For ice sculptor Juan Carlos Paredes, finishing a piece is bittersweet: There’s the moment when he can step back and admire his craftsmanship and think of the impact it will have on the people who see it. But after a few short hours, it all melts away.


That’s OK, he says. It takes him only minutes to create something from a block of ice that looks as though it took hours or even days.

Ice sculptures are used across Las Vegas to decorate buffets or lend a novel touch to a chichi party or event. A good one looks as clear as glass and is so pristine, it appears machine-made.

At least, that’s what people think when they see one, Paredes says. In fact, they’re carved by hand, with the help of chain saws, electric drills, lasers and a few hand tools.

“People love them,” Circus Circus’ The Steak House chef Bob O’Brien says of their appeal. He has been using Parades’ services for the past 10 years.

Ice carvings have become a necessary, convenient and popular way to decorate a buffet or any dining setting, O’Brien says.

“It allows us to theme it to the occasion,” he says. “For Mother’s Day, we can do a vase and put flowers in it. For Father’s Day we can do something like a golf club. It brings a lot of elegance to the room and brightens it up.”

It’s a skill that is taught in many culinary schools, O’Brien says, but it takes artistic ability to be good at it.

Paredes has been sculpting ice for 22 years, first as a sous chef at Caesars Palace. He opened Ice Studio, 6445 Hinson St., 15 years ago and now provides ice sculptures to many hotels.

The ice carver claims he’s not an artist. Instead, he learned his craft in a culinary school in Mexico, he notes.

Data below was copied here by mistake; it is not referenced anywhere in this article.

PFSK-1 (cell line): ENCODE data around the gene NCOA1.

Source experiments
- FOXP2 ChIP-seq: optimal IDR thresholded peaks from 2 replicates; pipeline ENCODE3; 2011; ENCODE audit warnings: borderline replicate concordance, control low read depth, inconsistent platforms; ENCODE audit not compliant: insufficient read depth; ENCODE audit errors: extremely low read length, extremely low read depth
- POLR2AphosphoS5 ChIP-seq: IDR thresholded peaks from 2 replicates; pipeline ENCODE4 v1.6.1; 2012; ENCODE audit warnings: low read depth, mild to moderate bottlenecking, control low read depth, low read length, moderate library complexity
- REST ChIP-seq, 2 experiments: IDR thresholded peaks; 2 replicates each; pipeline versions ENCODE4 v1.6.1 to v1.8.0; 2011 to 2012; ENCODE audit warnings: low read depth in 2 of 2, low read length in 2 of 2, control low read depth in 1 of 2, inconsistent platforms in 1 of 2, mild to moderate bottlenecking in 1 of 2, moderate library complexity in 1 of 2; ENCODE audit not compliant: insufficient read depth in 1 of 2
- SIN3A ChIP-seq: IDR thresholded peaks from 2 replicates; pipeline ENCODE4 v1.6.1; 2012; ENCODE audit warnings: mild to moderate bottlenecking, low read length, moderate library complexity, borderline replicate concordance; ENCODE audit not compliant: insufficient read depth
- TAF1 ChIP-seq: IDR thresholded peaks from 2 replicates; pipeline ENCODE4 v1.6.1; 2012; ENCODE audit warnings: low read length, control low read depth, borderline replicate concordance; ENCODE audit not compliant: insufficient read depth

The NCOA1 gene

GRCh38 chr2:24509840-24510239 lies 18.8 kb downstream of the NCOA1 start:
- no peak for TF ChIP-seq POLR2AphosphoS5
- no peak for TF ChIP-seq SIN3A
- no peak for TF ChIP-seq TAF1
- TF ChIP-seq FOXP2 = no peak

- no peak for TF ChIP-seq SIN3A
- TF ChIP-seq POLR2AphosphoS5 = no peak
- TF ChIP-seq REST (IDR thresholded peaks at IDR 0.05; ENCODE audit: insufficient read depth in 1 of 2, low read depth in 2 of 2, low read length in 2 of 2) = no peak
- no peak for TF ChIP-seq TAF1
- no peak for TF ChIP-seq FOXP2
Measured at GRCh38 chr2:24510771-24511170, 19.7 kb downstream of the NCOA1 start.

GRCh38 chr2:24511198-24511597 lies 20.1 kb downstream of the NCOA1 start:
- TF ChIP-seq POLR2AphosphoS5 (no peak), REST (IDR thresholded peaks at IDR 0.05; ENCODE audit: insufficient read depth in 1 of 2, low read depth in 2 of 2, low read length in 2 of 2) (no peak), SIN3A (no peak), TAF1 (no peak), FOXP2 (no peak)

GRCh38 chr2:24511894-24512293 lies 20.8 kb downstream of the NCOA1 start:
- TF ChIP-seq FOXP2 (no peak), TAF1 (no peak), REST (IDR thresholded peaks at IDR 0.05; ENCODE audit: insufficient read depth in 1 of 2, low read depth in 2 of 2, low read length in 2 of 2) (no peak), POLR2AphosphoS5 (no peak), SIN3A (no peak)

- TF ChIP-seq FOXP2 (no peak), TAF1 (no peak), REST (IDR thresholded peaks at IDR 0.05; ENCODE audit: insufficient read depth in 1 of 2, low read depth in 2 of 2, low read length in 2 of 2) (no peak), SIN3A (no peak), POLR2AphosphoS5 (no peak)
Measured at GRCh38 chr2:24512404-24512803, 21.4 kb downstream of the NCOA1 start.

When he was learning, he used hand tools, and the process took so long, the ice often melted into a mess, Paredes recalls.

Practice made him good, he says. Paredes wields a chain saw as though it were nothing more than a paintbrush or an extension of his hand.

Starting with a block of ice that weighs 300 pounds, he makes a few scratches on it. They look like scratches on a block of ice. Snow flies from the chain saw as it bites into the ice, Paredes curving it one way and back again.

A shape emerges, and when it’s finished, Paredes rinses the ice with water to make it look clear as glass. Within 15 minutes, an ice fish is leaping from the block. Those are popular with buffets, Paredes notes.

One of the hottest trends — so to speak — in ice sculpting is company logos, he adds.

He often makes entire bars out of ice, from which bartenders serve drinks through an ice luge. It’s an elaborate-looking sculpture and earns “oohs” and “ahhs,” Paredes says. It’s all for show, though. The luge doesn’t ice the liquid, because it’s not in contact with it for long.

“People can’t believe it’s done in ice, especially with the quality of what you can do today,” O’Brien says of the ice bars. “It brings a lot of joy to an event.”

Sculptures such as the fish and luge cost $200. Larger sculptures vary in price according to the amount of time it takes to make and install them, Paredes says. The most expensive carving he did was about three years ago, for a carpenters’ union. A logo standing about 30 feet high cost $35,000, he says.

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